Of the people surveyed, 19% said they attempted an SMA without aid. Methods included taking herbs, causing physical trauma, using vitamin C, and using drugs or alcohol.
In a 2018 U.S. study, 55% of people who reported past attempts to self-abort said they used herbs or vitamins, while 36% said they used alcohol or non-pharmaceutical rugs.
Youth participants reported feeling that other abortion methods were too expensive or otherwise inaccessible due to their age or location.
Many vitamins and herbs are touted as abortifacients (abortion-causing substances) when taken orally in high doses, brewed into teas, or inserted into the vagina. However, there is little evidence to support their use.
None of these substances are approved or recommended for inducing abortion, and some can cause serious harm — even in small amounts.
Some of the most commonly attempted “home remedies” include pennyroyal, black cohosh, mugwort, parsley, and vitamin C.
Pennyroyal oil and pennyroyal tea
Pennyroyal is the name given to a herbal extract or oil derived from a few plants that belong to the mint family: Mentha pulegium or Hedeoma pulegoides. It’s long been used in folk medicine to induce periods and abortions.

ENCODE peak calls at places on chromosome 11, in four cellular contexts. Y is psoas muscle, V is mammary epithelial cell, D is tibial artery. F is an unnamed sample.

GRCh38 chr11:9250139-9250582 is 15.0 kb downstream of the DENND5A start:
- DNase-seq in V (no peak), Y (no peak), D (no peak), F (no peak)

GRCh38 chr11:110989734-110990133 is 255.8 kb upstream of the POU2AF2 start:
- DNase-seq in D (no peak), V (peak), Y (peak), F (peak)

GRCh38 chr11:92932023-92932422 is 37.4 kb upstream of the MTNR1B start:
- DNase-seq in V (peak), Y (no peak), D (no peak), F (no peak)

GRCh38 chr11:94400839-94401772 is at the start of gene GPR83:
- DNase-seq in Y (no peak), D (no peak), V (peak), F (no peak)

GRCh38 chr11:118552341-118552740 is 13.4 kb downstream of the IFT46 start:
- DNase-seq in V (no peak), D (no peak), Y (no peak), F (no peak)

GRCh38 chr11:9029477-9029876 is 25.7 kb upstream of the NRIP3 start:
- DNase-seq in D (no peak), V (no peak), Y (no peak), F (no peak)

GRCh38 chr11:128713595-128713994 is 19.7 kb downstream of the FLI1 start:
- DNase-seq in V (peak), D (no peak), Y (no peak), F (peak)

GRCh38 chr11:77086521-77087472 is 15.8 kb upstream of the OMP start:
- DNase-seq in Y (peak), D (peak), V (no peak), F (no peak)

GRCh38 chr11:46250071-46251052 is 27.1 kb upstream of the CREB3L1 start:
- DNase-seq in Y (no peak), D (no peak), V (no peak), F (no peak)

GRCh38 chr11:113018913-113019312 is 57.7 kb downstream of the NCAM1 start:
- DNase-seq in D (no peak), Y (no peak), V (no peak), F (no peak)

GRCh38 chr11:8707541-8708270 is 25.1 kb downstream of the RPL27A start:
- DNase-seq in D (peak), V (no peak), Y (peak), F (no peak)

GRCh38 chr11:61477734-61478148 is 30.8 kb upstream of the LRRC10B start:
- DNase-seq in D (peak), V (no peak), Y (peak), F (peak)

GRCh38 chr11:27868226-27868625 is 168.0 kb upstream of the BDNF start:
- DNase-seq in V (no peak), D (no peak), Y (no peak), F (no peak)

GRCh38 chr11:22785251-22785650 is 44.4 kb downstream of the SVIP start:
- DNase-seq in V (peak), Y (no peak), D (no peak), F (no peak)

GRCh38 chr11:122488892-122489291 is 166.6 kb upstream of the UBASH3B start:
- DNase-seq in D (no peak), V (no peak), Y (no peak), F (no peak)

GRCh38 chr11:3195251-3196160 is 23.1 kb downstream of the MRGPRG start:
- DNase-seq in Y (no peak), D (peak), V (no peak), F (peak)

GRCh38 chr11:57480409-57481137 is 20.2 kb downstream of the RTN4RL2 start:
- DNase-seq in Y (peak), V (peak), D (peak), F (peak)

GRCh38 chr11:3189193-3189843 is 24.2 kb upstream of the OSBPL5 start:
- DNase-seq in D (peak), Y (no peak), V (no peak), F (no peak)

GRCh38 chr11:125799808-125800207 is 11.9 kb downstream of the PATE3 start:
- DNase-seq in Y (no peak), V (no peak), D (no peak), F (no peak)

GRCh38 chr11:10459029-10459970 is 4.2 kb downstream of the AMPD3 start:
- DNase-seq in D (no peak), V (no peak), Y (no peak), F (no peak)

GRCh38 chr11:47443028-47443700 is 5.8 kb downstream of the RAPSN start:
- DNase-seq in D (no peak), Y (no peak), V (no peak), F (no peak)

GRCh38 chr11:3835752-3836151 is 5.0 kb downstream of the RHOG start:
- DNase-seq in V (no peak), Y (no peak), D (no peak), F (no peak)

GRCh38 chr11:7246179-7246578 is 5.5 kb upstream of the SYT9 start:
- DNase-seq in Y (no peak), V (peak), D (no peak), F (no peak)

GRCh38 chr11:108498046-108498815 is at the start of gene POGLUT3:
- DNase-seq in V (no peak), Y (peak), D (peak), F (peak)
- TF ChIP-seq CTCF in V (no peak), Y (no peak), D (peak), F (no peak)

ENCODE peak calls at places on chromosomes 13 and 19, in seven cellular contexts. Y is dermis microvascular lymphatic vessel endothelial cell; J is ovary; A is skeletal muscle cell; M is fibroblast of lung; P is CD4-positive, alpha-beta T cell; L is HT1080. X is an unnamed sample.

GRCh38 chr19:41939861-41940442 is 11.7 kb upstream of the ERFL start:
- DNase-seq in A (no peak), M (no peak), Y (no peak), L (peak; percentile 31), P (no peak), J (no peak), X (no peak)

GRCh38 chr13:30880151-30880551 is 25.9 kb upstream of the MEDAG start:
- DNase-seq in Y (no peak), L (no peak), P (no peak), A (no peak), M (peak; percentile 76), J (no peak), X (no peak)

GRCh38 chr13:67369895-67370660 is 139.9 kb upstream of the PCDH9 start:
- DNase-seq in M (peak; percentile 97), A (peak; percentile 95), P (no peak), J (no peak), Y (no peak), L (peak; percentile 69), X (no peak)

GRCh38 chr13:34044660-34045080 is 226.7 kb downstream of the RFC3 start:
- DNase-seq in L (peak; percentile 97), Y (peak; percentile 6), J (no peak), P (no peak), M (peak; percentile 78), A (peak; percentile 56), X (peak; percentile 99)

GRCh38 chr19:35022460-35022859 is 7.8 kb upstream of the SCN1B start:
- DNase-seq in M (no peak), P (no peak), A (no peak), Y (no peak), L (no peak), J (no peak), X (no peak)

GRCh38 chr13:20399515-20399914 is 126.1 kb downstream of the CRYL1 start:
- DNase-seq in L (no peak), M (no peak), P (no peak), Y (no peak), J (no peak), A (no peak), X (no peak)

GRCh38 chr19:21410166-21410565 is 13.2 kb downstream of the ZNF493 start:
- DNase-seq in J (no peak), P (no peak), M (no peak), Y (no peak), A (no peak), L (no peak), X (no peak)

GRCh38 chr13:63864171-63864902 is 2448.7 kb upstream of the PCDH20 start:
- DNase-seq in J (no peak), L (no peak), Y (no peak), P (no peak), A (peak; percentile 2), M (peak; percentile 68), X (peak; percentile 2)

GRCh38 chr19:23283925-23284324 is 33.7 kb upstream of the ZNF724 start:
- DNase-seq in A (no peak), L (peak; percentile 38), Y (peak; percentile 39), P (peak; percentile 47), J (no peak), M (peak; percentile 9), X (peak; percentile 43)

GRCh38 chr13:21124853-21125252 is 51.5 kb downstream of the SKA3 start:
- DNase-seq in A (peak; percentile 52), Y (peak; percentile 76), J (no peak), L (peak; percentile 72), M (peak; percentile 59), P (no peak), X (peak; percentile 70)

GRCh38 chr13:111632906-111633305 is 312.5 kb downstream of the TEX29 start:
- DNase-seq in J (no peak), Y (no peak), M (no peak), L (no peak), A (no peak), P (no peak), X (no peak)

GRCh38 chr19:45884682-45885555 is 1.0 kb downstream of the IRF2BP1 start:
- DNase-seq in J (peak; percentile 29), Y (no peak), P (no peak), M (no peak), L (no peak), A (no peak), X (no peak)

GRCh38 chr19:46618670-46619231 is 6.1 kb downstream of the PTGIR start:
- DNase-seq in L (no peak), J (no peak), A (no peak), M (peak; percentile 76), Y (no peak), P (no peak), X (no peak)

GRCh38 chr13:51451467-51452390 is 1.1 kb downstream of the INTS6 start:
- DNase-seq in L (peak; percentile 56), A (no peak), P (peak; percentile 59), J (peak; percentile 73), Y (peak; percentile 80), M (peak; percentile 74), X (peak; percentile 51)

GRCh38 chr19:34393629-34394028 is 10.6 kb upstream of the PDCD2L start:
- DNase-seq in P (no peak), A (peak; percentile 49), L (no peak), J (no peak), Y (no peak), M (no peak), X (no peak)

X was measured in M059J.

However, pennyroyal oil can cause serious side effects,
- cardiopulmonary collapse (sudden failure of the heart and lungs)
- liver injury, liver necrosis, or liver failure
- renal insufficiency
- multi-organ failure
In addition to its potential to harm you, some
Therefore, consuming pennyroyal to attempt an SMA is not a good idea.
Also known as snakeroot, black bugbane, or rattleweed, black cohosh (Actaea racemosa or Cimicifuga racemosa) has been used in traditional Indigenous medicine for centuries.
Some people take black cohosh supplements to treat menstrual cramps and menopause symptoms.
However, there isn’t much evidence supporting any of these claims. Plus, research into the side effects of black cohosh is limited.
There is no evidence that black cohosh at any dosage can induce an abortion, but there is evidence that taking it can cause side effects. Black cohosh is not a reliable or recommended method of SMA.
Mugwort (Artemisia vulgaris) also has a storied history as an Indigenous medicine, with some
However, little scientific research supports using mugwort for any of these conditions.
Some people take mugwort to attempt abortions, as it’s been found to